Monday of the Second Week of Lent



Lord, great and awesome God,
you who keep your merciful covenant toward those who love you
and observe your commandments!
We have sinned, been wicked and done evil;
we have rebelled and departed from your commandments and your laws.
We have not obeyed your servants the prophets,
who spoke in your name to our kings, our princes,
our fathers, and all the people of the land.
Justice, O Lord, is on your side;
we are shamefaced even to this day....



Chagrin, I suppose, is the word for that feeling of having done wrong and realizing it was not necessary; and no power in heaven or earth can make it undone. Creatures doomed to live in the eternally present, we cannot change the past. Nor, for that matter, do we have much control of the future; especially in the face of all those good intentions which came to nothing.
In our first reading from the Book of Daniel, the authors look back on the history of God's fidelity and human sin. The Jews had a particular gift for history, especially because they could recall their sins and those of their ancestors. Their memory was not clouded by illusions of their ancestors' past greatness. They remembered, "You keep your merciful covenant toward those who love you...."
In this divine dance with our Covenant Partner we are continually stumbling; and it's never an accident: "We have sinned, been wicked and done evil...."
We may find ways to evade that responsibility. We say, "It was an accident!" "I didn't mean to." or "They made me do it."But there are no accidents in human life. We are responsible for our actions and their consequences.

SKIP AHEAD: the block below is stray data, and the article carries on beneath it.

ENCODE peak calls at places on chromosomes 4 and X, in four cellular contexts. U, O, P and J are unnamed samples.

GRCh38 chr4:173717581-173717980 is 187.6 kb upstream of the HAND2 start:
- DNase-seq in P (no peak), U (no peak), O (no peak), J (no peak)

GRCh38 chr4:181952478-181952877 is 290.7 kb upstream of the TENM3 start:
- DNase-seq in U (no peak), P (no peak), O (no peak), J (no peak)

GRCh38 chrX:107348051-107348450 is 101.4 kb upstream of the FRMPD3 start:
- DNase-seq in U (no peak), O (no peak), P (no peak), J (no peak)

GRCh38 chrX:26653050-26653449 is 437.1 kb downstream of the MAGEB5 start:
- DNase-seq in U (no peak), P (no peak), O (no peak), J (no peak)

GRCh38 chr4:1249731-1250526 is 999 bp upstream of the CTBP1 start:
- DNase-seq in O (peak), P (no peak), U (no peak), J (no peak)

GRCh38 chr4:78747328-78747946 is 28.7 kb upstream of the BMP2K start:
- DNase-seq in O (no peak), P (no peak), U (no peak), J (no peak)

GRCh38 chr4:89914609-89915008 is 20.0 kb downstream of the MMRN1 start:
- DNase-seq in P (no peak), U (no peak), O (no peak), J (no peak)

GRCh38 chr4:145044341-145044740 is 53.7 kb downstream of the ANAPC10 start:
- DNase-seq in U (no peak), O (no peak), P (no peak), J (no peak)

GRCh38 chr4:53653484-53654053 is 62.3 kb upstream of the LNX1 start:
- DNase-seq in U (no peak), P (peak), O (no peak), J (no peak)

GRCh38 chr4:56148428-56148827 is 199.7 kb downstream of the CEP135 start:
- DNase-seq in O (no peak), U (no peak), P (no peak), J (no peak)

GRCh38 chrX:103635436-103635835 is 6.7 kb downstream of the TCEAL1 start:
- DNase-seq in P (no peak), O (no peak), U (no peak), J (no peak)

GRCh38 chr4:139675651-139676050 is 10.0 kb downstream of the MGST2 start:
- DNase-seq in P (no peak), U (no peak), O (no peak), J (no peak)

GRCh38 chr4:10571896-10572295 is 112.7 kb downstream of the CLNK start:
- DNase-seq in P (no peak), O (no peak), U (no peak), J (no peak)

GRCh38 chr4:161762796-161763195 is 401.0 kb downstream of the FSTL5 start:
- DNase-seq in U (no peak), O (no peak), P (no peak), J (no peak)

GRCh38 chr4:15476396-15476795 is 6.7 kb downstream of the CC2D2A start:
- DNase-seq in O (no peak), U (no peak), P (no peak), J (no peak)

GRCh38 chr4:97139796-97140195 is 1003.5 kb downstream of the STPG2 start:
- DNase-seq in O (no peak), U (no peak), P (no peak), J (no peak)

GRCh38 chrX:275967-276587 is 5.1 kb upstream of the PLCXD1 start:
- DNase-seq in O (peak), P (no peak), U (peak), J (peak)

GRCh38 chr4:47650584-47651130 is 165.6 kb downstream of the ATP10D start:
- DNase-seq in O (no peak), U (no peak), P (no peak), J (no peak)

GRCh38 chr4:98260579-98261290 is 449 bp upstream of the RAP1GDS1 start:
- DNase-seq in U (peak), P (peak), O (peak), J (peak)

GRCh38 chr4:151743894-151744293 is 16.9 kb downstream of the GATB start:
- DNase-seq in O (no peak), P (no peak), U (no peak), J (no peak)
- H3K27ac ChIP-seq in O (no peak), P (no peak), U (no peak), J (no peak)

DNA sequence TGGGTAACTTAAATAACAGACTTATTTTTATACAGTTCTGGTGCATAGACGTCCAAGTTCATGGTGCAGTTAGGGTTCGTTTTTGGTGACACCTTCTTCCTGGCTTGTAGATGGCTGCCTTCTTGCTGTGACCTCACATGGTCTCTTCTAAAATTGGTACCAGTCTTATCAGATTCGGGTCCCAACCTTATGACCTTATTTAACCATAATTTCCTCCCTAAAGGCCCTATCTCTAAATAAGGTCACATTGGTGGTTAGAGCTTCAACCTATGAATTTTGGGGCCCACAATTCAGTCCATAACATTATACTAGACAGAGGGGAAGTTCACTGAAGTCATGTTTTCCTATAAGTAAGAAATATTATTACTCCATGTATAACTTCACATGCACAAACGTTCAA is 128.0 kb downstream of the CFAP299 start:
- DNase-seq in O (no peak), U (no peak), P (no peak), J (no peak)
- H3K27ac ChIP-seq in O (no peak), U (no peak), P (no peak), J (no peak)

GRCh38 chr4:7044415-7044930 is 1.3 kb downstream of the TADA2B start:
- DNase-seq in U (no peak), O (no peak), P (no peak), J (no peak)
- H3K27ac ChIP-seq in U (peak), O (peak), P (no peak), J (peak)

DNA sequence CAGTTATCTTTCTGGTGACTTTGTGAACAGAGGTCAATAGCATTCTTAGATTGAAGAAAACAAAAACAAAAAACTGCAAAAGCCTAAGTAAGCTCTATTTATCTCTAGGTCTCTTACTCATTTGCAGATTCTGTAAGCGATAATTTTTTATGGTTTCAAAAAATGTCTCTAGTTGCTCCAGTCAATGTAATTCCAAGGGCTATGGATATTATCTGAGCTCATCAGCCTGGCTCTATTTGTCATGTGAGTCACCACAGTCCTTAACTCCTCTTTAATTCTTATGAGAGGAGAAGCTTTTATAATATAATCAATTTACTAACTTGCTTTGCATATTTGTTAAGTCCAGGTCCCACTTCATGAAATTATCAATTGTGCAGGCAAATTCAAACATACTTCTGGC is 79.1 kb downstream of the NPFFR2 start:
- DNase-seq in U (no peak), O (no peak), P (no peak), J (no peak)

Sometimes our best intentions  and most careful plans blow up in our faces and terrible things happen. Sometimes what  ensues is unavoidable and inevitable. The God who made this Earth with its earthquakes, hurricanes and blizzards understands that. When we own our responsibility the Lord forgives.
But sometimes for reasons beyond comprehension we choose to do wrong. Especially, we  revert to bad habits with the full realization that nothing good can come of this behavior. We've been down this road before and we know where it goes. We cannot expect it will come out differently because we know it won't.
Justice, O Lord, is on your side;
we are shamefaced even to this day....
Occasionally the incident may show that the decision I thought I had made was not made so well as I thought. I didn't actually turn over a new leaf. We are creatures of time and it takes a long time to develop a new, good habit.
Chagrin tells me that my hope does not rely on the promises that I make. My good intentions will never amount to anything, even those few that are not disappointed. Rather, I hope in God's mercy. God knows my frailty, impatience, distrust and disease; and I know that God is faithful.

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I love to write. This blog helps me to meditate on the Word of God, and I hope to make some contribution to our contemplations of God's Mighty Works.

Ordinarily, I write these reflections two or three weeks in advance of their publication. I do not intend to comment on current events.

I understand many people prefer gender-neutral references to "God." I don't disagree with them but find that language impersonal, unappealing and tasteless. When I refer to "God" I think of the One whom Jesus called "Abba" and "Father", and I would not attempt to improve on Jesus' language.

You're welcome to add a thought or raise a question.